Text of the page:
Police Minister Stuart Nash said the terror threat level remained at medium, with the police response the “largest ever criminal investigation” in New Zealand history.
A Wellington convert who describes himself as “probably the most radical Muslim” in the city says he is happy to co-operate with police and understands their concern.
The man, in his 30s, said he was probably on a top secret list, obtained by Stuff, that names some of more than 100 people police are monitoring since the March 15 attack.
The list, created as part of Operation Whakahaumanu, includes white supremacists, Muslim converts and “disaffected” people with firearm licences. Some of the people have come to police attention due to social media posts. Stuff has chosen not to name anyone on the list or contact them for security reasons.
The Wellington man said he was initially very angry after the shootings and had posted online:
“First F— the NZ Government for treating me and the bros like terrorists and while they let the real one kill. Second we got guns too and we will defend ourselves.”
“But I soon calmed down…then I started trying to calm the situation and made sure Muslims knew that there was no retaliation allowed in Islam in this instant. And we should do practical things to help etc. We accept that because of world events and now local ones that the police must do due diligence.”
A friend in the police had invited him for a chat and someone from the National Security Investigation Team had attended. The man said he realised he ticked a few of the boxes around potential threats and the chat was friendly.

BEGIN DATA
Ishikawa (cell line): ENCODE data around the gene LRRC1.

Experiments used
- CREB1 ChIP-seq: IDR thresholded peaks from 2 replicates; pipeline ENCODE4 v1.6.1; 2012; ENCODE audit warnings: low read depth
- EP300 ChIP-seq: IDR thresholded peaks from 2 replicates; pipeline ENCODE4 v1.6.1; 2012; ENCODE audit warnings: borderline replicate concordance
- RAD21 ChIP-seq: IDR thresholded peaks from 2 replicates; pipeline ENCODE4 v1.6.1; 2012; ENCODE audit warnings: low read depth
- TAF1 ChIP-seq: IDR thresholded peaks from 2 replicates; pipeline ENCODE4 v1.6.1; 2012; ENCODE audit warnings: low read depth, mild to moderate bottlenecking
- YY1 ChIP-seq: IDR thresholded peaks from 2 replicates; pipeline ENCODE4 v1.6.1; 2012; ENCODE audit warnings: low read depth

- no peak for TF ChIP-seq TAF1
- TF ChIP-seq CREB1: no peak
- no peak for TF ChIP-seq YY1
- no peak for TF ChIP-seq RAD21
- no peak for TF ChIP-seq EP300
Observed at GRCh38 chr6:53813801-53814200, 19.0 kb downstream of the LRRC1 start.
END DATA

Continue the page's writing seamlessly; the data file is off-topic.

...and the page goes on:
“I told him I’m probably the most radical Muslim in Wellington and he had nothing to worry about. Our track record is pretty good in NZ. We laughed and promised to meet again.”
Police Minister Stuart Nash said he could not comment on the list but said the terror threat level remained at medium, with the police response the “largest ever criminal investigation” in New Zealand history.
“Keeping communities safe remains our number one priority. Police also remain routinely armed in some areas due to specific threats or safety concerns. The public will notice a heightened police presence and are also encouraged to remain vigilant and to be aware of their personal safety.”
National leader Simon Bridges said he was “pleased” to see police were monitoring a number of people following the attacks.
“The upcoming Royal Commission of Inquiry needs to establish whether security and intelligence agencies need greater powers,” he said.
Chairman of the New Zealand Council for Civil Liberties Thomas Beagle said he had “strong concerns” about government surveillance of people.
“What we would expect is that if police were [monitoring] people that they actually proved the reason they need to do it to the appropriate authorities and got the appropriate warrants,” he said.
“Our main criteria is that we expect there to be the appropriate checks and balances and that there’s got to be more than just a political view for there to be any form of government surveillance.”
Police declined to say how many warrants had been issued to monitor people since March 15.
Police deputy commissioner Mike Clement said earlier Operation Whakahaumanu, a nationwide operation co-ordinated through the Police National Headquarters in Wellington, was designed to reassure New Zealanders.
This included raising awareness through increased visibility on the streets, and visits to thousands of schools, religious places, businesses and community centres.
Since March 15, New Zealanders had been asked to be “particularly vigilant” and report any concerns to police so a proper assessment could be made, Clement said.
“While the number of reports has increased since the Christchurch attack, fundamental to being safe and feeling safe is the willingness of people to report behaviours that concern them.”
Anyone with information of concern can contact their local police station or Crimestoppers anonymously on 0800 555 111.
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